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GP Week : Issue 165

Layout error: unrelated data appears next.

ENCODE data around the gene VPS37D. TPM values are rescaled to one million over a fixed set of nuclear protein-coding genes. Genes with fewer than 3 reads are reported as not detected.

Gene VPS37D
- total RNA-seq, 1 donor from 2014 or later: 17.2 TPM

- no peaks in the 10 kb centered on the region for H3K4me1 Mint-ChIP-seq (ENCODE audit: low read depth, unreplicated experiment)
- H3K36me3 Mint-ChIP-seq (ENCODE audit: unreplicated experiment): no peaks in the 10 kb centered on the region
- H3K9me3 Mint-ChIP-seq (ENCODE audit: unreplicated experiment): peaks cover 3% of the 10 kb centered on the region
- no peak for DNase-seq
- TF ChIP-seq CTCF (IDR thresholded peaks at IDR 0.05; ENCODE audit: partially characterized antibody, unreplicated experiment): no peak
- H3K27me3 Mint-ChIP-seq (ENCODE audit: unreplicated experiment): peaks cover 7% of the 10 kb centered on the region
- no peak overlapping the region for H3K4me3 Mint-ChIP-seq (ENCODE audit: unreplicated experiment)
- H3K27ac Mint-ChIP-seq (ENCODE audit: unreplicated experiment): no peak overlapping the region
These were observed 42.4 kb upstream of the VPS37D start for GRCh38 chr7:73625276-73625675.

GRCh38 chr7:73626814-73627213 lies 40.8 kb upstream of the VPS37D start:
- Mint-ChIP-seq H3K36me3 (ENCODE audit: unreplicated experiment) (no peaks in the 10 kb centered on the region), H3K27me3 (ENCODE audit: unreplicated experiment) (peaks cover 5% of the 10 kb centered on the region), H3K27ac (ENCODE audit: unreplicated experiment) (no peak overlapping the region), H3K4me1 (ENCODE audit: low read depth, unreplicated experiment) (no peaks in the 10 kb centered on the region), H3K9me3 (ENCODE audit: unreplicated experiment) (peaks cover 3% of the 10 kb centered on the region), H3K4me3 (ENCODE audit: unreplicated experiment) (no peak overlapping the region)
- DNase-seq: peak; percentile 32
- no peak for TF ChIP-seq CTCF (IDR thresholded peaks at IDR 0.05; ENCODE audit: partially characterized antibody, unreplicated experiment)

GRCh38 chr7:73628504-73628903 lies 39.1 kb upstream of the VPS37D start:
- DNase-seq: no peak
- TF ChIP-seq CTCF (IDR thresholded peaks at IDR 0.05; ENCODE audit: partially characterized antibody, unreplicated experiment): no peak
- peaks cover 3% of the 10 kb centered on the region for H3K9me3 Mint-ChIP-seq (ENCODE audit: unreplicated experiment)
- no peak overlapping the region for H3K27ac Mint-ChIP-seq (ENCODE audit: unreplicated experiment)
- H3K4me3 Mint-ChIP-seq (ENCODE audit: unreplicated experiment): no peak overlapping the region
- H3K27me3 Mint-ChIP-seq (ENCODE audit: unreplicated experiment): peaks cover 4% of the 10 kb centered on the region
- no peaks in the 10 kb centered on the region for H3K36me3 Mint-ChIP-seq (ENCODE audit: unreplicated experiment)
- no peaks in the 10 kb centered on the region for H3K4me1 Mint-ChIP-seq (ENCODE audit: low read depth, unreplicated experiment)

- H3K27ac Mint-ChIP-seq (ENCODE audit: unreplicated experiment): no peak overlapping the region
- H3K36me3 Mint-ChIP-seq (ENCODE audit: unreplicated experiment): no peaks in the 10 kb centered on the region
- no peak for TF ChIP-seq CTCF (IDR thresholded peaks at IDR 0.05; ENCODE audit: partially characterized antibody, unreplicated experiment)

WRC >>> NEWS REVOLUTION PLANNED FOR WRC The WRC Commission is recommending sweeping changes for the 2013 World Rally Championship, notably that manufacturers can revert to entering three rather than two car teams, and that the best two cars score championship points. Also recommended is a restructure of the WRC support championships. A division provisionally called WRC2 will be for four-wheel drive cars, replacing PCWRC and SWRC. A division called WRC3 is to be for two (front) wheel-drive cars, therefore excluding R-GT, and the Academy will be called WRC4. These changes are expected to be endorsed at the World Motor Sport Council meeting on 28 September. Looking further for ward, FIA officials are planning to reduce the overloaded number of categories of cars eligible to compete in championship rallies radically in 2015. Draft proposals are to cut the number of eligible categories from the current level of 23 groups of cars, divided into 11 official Classes (WRC and then 1-10), to 13 in 8 official Classes (no more Classes 1 (33mm restrictor 1.6 turbo S2000 cars, none of which have yet appeared), 7 and 8). The cuts will be achieved by ending the eligibility of all the cars homologated in the old Groups A and N, including Super 1600 cars, except for allowing the continuation of the traditional N4 cars. They plan also to end the eligibility of R4 cars and the Class 1 cars. The recent Rallye Deutschland saw a remarkable surge of activity among manufacturers in the market of producing competition rally cars. Ford’s newly homologated five- door Fiesta R1 1600cc car (the company’s second R1 model) made its debut appearance in Europe when it ran as a course car. This model (pictured above) had been seen on rallies in US since the middle of 2011, where FIA homologation is not required. It is intended to be an alternative model to their existing three-door Fiesta R1, a model already seen in action in the British championship. Both types of car are designed to be easily upgradable to R2 specification. Four manufacturers have now already homologated R1B (1400- 1600cc) rally cars in the FIA’s R1 category – Citroen DS3, Ford Fiesta, Renault Twingo and Toyota Vitz. Toyota also ran an example of their proposed 1300cc R1A version Yaris as zero car in Germany as well. On display in the service park was the Citroen DS3 R1, their 1.6 litre normally aspirated front- wheel drive version car, side by side with R3T version, so the only missing representative was Renault, already rejoicing from the category championship title in the British championship. Independently, the promoters of the national British championship have announced plans to admit future Group R models into their series in 2013, in the hope this will attract entries from Mini. Former WRC winning driver Philippe Bugalski has died, at the age of 49, reportedly from injuries suffered after falling from a tree. In his days in action, he won both Corsica and Catalunya in 1999, becoming the first driver to win a WRC event for Citroen and conversely the last driver to win a WRC event in either a two-wheel-drive or a non-turbocharged car. He took up rallying in 1982 in a VW before becoming a Renault driver, firstly with the dealer team from Chartres in an ungainly 21 Turbo, then with the official Diac team in a Clio in 1991, with Denis Giraudet as co-driver. Apart from 1992 and 1993 when he drove for Lancia, all his professional rally driving was with French teams. In 1994 he was back to Renault but suffered a serious accident in the Rallye Grasse-Alpin in 1995 when his co-driver Thierry Renaud died. He then teamed up with Jean-Paul Chiaroni and together they gained a long series of victories in France at the wheel of Clio Maxi and Maxi Megane cars, gaining the 2-litre French title in 1995. When Renault paused heir activities in 1998 he moved to Citroen, who were busy developing their Xsara Kit Car. He won the French title in 1998 through to 2000, the year the company began their four-wheel-drive, turbocharged Xsara T4 project. He was a Citroen team driver from 1998 through to 2003, and was teammate with Jesus Puras when the Xsara WRC began competition in Catalunya 2001. In 2001 he won Rallye Deutschland, the year the event was run as a world championship candidate event. Since his retirement from active competition in 2003, he has been fully active as the resident test driver for the Citroen World Championship Team and a major factor in the rally success story of the company and Sebastien Loeb. PHILIPPE BUGALSKI PASSES AWAY Image: Ridder Hopes that South Africa stood a chance of a position in the world rally championship have ended. The considered view of the trial event was catastrophic. The event which had so much promise, with the idyllically scenic location in the Valley of 1000 Hills, was slated in the local press as being the ‘Rally of 1000 Disasters.’ Terrible communications, (the winning driver Mark Cronje was quoted as saying it was worse than a club event), appalling route instructions, and safety issues ignored. A crew who had retired waited 11 hours to be rescued and meanwhile they were robbed by local people. RA tragedy for all sports fans concerned. News is still outstanding as to whether Brazil continues with plans themselves to run a WRC candidate event. End of the Springbok dream 15 GPWEEK.com // PARTNERS: